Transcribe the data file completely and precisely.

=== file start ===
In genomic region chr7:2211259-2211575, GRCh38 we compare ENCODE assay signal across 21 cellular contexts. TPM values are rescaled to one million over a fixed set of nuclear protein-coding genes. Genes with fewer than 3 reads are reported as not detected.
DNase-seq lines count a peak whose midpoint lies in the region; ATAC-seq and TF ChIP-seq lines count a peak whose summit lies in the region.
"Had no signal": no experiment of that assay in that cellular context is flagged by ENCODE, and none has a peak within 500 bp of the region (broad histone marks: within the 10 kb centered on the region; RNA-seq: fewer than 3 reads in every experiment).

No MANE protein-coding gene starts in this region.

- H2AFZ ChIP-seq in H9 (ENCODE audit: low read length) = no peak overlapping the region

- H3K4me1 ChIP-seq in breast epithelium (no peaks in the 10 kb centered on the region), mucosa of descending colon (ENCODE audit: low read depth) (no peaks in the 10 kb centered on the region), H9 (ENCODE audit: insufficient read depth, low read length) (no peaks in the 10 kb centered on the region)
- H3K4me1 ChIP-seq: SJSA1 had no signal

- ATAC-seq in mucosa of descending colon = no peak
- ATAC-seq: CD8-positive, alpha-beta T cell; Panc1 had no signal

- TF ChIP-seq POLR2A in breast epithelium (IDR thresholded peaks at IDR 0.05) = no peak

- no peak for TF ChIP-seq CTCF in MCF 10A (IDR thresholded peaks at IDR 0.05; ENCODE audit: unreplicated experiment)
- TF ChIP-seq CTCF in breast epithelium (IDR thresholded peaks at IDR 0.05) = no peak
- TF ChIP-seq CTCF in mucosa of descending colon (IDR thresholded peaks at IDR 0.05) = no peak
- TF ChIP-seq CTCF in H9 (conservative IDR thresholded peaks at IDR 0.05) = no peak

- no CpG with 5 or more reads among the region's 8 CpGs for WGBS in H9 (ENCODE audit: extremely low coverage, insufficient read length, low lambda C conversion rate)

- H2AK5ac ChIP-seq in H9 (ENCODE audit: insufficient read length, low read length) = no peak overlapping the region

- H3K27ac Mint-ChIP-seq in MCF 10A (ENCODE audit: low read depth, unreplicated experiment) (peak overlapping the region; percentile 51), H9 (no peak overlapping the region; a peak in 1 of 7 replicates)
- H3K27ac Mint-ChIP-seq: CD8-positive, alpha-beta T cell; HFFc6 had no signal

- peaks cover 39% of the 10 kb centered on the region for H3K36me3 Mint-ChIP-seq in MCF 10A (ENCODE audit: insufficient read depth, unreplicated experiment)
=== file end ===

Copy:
In genomic region chr7:2211259-2211575, GRCh38 we compare ENCODE assay signal across 21 cellular contexts. TPM values are rescaled to one million over a fixed set of nuclear protein-coding genes. Genes with fewer than 3 reads are reported as not detected.
DNase-seq lines count a peak whose midpoint lies in the region; ATAC-seq and TF ChIP-seq lines count a peak whose summit lies in the region.
"Had no signal": no experiment of that assay in that cellular context is flagged by ENCODE, and none has a peak within 500 bp of the region (broad histone marks: within the 10 kb centered on the region; RNA-seq: fewer than 3 reads in every experiment).

No MANE protein-coding gene starts in this region.

- H2AFZ ChIP-seq in H9 (ENCODE audit: low read length) = no peak overlapping the region

- H3K4me1 ChIP-seq in breast epithelium (no peaks in the 10 kb centered on the region), mucosa of descending colon (ENCODE audit: low read depth) (no peaks in the 10 kb centered on the region), H9 (ENCODE audit: insufficient read depth, low read length) (no peaks in the 10 kb centered on the region)
- H3K4me1 ChIP-seq: SJSA1 had no signal

- ATAC-seq in mucosa of descending colon = no peak
- ATAC-seq: CD8-positive, alpha-beta T cell; Panc1 had no signal

- TF ChIP-seq POLR2A in breast epithelium (IDR thresholded peaks at IDR 0.05) = no peak

- no peak for TF ChIP-seq CTCF in MCF 10A (IDR thresholded peaks at IDR 0.05; ENCODE audit: unreplicated experiment)
- TF ChIP-seq CTCF in breast epithelium (IDR thresholded peaks at IDR 0.05) = no peak
- TF ChIP-seq CTCF in mucosa of descending colon (IDR thresholded peaks at IDR 0.05) = no peak
- TF ChIP-seq CTCF in H9 (conservative IDR thresholded peaks at IDR 0.05) = no peak

- no CpG with 5 or more reads among the region's 8 CpGs for WGBS in H9 (ENCODE audit: extremely low coverage, insufficient read length, low lambda C conversion rate)

- H2AK5ac ChIP-seq in H9 (ENCODE audit: insufficient read length, low read length) = no peak overlapping the region

- H3K27ac Mint-ChIP-seq in MCF 10A (ENCODE audit: low read depth, unreplicated experiment) (peak overlapping the region; percentile 51), H9 (no peak overlapping the region; a peak in 1 of 7 replicates)
- H3K27ac Mint-ChIP-seq: CD8-positive, alpha-beta T cell; HFFc6 had no signal

- peaks cover 39% of the 10 kb centered on the region for H3K36me3 Mint-ChIP-seq in MCF 10A (ENCODE audit: insufficient read depth, unreplicated experiment)